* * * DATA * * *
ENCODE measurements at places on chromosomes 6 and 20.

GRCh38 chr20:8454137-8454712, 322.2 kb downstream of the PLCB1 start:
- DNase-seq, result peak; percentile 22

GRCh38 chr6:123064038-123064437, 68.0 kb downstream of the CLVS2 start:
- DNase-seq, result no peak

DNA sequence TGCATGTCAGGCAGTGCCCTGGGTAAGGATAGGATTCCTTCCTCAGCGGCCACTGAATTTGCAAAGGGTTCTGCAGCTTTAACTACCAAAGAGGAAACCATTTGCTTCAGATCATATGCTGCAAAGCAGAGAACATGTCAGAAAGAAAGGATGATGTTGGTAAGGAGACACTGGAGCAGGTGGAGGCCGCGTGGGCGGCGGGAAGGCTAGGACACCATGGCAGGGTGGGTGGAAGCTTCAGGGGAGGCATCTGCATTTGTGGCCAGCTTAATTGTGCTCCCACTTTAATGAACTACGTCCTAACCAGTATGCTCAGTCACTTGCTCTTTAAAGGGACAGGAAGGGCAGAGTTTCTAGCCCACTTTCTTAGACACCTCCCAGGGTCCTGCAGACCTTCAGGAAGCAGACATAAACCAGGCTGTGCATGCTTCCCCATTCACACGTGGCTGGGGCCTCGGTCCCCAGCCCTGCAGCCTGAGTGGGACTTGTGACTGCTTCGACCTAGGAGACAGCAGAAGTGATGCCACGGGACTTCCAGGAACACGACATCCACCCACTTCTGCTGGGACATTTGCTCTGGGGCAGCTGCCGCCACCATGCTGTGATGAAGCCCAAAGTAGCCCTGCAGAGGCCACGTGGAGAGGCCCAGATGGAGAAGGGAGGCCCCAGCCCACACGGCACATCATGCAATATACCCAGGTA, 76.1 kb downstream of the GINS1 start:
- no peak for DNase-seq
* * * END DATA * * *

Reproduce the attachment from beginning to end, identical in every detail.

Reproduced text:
ENCODE measurements at places on chromosomes 6 and 20.

GRCh38 chr20:8454137-8454712, 322.2 kb downstream of the PLCB1 start:
- DNase-seq, result peak; percentile 22

GRCh38 chr6:123064038-123064437, 68.0 kb downstream of the CLVS2 start:
- DNase-seq, result no peak

DNA sequence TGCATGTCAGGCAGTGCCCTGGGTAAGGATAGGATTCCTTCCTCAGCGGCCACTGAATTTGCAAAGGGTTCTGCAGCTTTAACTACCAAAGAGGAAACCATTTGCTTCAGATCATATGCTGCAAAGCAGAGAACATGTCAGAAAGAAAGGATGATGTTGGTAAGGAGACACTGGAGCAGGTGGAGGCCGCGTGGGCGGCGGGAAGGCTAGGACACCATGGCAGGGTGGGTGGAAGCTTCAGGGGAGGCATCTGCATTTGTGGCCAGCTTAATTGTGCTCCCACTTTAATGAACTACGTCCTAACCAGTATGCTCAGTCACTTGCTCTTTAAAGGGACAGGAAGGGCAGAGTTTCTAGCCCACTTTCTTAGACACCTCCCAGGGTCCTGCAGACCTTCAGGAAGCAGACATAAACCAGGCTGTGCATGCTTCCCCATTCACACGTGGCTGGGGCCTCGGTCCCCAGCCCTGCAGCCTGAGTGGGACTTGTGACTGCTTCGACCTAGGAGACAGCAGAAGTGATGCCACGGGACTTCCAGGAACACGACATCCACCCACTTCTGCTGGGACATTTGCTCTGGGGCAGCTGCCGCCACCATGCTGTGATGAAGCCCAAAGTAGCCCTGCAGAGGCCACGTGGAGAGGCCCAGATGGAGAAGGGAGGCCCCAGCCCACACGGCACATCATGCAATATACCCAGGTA, 76.1 kb downstream of the GINS1 start:
- no peak for DNase-seq